Haroon Gunn-Salie (b. 1989, Cape Town) translates community oral histories into artistic interventions and installations. His multidisciplinary practice utilises a variety of mediums, drawing focus to forms of collaboration in contemporary art based on dialogue and exchange. Gunn-Salie completed his BA Honours in sculpture at Michaelis School of Fine Art at the University of Cape Town in 2012, where his graduate exhibition titled Witness presented a site-specific body of work focusing on still unresolved issues of forced removals under apartheid. The artist worked with veteran residents of District Six, an area in central Cape Town where widespread forced removals occurred following the Group Areas Act of 1950.
Significant exhibitions and projects that have featured Gunn-Salie’s work include: Simon Castets and Hans Ulrich Obrist’s 89-plus project, for which he participated in the 89plus programme with Obrist at the 2014 Design Indaba in Cape Town; Making Africa: A Continent of Contemporary Design, which travelled to the Vitra Design Museum and Guggenheim Museum Bilbao (2015); What Remains is Tomorrow, the South African Pavilion at La Biennale di Venezia (2015); and the 19º Festival de Arte Contemporânea Sesc Videobrasil (2015).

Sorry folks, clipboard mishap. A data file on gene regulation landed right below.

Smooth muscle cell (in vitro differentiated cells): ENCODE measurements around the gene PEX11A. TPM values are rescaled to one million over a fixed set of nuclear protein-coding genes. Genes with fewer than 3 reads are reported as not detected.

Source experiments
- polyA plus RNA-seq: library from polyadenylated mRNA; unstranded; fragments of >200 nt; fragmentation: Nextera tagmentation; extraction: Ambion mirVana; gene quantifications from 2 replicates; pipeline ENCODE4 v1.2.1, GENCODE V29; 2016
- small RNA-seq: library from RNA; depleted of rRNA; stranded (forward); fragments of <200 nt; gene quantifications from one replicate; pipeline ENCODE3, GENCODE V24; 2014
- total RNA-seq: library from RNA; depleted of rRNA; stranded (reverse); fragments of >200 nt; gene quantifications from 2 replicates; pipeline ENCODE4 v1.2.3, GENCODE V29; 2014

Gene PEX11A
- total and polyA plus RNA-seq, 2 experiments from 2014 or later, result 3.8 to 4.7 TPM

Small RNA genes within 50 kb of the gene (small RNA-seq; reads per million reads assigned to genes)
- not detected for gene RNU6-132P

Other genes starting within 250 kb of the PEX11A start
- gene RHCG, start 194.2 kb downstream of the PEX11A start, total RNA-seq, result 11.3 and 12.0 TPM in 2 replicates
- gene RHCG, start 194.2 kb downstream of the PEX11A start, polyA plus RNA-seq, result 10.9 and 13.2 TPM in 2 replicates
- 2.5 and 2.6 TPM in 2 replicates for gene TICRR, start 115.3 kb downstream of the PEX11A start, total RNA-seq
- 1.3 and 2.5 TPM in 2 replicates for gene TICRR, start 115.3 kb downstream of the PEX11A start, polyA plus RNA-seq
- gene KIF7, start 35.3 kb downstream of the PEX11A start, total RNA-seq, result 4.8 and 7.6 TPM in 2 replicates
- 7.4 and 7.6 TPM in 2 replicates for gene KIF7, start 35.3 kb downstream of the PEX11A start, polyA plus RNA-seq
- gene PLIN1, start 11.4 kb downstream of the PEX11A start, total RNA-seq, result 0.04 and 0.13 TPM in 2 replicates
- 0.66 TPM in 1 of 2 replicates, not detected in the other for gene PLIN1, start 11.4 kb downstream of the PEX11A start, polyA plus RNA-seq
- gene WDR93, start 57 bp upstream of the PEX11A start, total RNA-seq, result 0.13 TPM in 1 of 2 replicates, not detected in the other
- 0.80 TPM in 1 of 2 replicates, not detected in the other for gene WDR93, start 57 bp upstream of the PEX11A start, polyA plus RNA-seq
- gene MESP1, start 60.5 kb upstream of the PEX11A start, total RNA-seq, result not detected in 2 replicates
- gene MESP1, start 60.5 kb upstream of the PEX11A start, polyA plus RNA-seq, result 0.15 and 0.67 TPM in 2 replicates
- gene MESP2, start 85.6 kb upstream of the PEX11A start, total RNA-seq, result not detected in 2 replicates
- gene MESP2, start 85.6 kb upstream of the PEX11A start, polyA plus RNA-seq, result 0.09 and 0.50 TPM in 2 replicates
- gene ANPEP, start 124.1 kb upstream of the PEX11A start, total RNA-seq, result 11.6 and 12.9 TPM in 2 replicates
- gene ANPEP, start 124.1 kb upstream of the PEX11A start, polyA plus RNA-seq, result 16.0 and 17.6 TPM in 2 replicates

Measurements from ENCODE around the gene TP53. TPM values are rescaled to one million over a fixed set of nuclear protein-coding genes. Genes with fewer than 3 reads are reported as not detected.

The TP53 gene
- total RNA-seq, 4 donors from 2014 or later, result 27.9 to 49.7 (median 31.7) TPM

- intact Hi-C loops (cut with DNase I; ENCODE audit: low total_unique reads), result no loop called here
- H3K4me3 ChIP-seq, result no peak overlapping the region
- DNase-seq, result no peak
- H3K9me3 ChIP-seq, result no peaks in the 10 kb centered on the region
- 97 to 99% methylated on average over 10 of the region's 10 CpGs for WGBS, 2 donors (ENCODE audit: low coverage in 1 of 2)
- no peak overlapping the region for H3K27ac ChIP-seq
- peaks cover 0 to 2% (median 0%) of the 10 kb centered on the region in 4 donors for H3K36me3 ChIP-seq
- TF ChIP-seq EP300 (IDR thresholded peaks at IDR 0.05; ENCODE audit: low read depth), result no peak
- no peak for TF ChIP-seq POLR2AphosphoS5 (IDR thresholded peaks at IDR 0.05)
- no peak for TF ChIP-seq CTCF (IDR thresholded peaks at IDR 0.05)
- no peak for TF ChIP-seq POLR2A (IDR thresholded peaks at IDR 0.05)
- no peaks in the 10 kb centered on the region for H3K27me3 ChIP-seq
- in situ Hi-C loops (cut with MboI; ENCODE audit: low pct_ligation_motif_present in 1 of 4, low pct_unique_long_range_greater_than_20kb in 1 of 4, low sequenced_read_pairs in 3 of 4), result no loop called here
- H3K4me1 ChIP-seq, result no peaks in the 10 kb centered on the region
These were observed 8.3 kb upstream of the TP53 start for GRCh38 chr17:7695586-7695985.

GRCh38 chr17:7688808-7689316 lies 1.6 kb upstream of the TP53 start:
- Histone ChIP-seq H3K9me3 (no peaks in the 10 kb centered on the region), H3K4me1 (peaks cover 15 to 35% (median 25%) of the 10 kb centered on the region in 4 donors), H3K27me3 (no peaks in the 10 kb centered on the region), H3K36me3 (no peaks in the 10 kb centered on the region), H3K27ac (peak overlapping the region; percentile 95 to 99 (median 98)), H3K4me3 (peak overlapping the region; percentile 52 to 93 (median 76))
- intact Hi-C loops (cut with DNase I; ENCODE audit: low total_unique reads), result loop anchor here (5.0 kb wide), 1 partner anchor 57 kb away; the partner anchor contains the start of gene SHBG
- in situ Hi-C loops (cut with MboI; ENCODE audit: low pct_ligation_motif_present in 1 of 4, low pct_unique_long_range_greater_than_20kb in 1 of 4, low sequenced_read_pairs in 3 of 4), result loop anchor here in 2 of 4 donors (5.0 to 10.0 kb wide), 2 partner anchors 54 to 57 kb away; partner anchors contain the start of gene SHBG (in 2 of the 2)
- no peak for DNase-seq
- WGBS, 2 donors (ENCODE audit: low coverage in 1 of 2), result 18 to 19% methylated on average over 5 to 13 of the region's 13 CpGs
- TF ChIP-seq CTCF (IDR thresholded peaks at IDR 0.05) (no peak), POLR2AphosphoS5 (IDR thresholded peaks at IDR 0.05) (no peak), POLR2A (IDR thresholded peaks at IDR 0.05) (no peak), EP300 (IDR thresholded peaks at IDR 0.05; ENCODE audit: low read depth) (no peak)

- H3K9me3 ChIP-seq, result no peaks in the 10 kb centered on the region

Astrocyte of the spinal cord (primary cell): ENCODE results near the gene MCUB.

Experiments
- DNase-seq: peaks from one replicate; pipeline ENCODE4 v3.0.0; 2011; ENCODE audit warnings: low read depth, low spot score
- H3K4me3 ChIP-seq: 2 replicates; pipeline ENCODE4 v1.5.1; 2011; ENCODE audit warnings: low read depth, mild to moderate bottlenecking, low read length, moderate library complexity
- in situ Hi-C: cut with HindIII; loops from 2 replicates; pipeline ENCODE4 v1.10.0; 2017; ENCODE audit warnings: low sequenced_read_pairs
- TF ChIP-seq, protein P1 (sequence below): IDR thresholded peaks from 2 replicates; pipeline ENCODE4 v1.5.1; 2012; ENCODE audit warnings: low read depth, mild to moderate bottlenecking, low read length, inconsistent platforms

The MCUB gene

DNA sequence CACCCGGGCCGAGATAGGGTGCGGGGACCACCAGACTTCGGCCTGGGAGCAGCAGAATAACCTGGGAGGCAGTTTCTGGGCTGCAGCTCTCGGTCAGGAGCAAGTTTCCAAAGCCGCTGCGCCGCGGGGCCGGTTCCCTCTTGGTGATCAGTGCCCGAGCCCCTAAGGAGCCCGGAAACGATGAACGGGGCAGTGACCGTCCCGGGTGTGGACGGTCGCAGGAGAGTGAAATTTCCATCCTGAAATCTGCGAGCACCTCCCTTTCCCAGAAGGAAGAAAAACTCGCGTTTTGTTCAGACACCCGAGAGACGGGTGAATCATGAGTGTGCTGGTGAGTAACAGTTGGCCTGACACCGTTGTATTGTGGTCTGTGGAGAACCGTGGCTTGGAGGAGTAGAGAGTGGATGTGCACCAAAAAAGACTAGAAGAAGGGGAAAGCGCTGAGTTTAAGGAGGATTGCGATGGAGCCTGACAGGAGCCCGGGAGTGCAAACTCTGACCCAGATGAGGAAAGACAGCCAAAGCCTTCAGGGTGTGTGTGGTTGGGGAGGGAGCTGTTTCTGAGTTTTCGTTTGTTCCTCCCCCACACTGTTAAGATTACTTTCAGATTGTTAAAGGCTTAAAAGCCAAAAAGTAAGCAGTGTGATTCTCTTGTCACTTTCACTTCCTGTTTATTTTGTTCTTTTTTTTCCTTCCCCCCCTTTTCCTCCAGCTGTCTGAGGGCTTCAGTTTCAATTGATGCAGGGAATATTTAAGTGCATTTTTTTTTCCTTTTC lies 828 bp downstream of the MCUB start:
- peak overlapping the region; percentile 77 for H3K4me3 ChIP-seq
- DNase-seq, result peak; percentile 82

Gunn-Salie was placed in the top five of the Sasol new signatures competition in 2013. At the 19º Festival de Arte Contemporânea Sesc Videobrasil in 2015 he was awarded the first ever SP-Arte/Videobrasil prize, designed to encourage and publicise the work of young artists whose lines of research focus on the debate surrounding the Global South. As part of the award, Gunn-Salie presented a solo exhibition at Galpão VB during the SP-Arte fair in São Paulo in 2016. In 2018, the artist’s work commemorating the Marikana Massacre, Senzenina, formed part of the Frieze Sculpture exhibition, London, and in the same year he was the recipient of the FNB Art Prize.
Haroon Gunn-Salie is currently based between Cape Town and Johannesburg.